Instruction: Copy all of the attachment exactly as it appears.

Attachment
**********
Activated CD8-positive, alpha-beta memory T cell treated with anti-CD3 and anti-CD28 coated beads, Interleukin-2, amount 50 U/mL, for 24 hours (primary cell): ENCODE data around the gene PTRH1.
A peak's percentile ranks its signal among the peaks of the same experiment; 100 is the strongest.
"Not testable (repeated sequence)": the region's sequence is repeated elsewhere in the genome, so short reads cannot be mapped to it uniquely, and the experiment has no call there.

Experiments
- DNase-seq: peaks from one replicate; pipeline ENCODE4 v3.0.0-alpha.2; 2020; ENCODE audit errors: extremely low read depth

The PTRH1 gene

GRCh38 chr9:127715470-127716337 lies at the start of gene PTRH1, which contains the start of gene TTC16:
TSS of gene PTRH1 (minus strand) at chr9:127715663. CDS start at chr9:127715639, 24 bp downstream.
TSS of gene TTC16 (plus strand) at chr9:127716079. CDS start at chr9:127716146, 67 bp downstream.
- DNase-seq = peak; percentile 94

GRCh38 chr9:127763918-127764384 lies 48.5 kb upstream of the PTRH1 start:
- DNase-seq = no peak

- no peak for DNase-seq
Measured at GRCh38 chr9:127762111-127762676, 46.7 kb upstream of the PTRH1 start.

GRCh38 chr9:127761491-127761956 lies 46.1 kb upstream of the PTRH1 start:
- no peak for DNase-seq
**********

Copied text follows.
Activated CD8-positive, alpha-beta memory T cell treated with anti-CD3 and anti-CD28 coated beads, Interleukin-2, amount 50 U/mL, for 24 hours (primary cell): ENCODE data around the gene PTRH1.
A peak's percentile ranks its signal among the peaks of the same experiment; 100 is the strongest.
"Not testable (repeated sequence)": the region's sequence is repeated elsewhere in the genome, so short reads cannot be mapped to it uniquely, and the experiment has no call there.

Experiments
- DNase-seq: peaks from one replicate; pipeline ENCODE4 v3.0.0-alpha.2; 2020; ENCODE audit errors: extremely low read depth

The PTRH1 gene

GRCh38 chr9:127715470-127716337 lies at the start of gene PTRH1, which contains the start of gene TTC16:
TSS of gene PTRH1 (minus strand) at chr9:127715663. CDS start at chr9:127715639, 24 bp downstream.
TSS of gene TTC16 (plus strand) at chr9:127716079. CDS start at chr9:127716146, 67 bp downstream.
- DNase-seq = peak; percentile 94

GRCh38 chr9:127763918-127764384 lies 48.5 kb upstream of the PTRH1 start:
- DNase-seq = no peak

- no peak for DNase-seq
Measured at GRCh38 chr9:127762111-127762676, 46.7 kb upstream of the PTRH1 start.

GRCh38 chr9:127761491-127761956 lies 46.1 kb upstream of the PTRH1 start:
- no peak for DNase-seq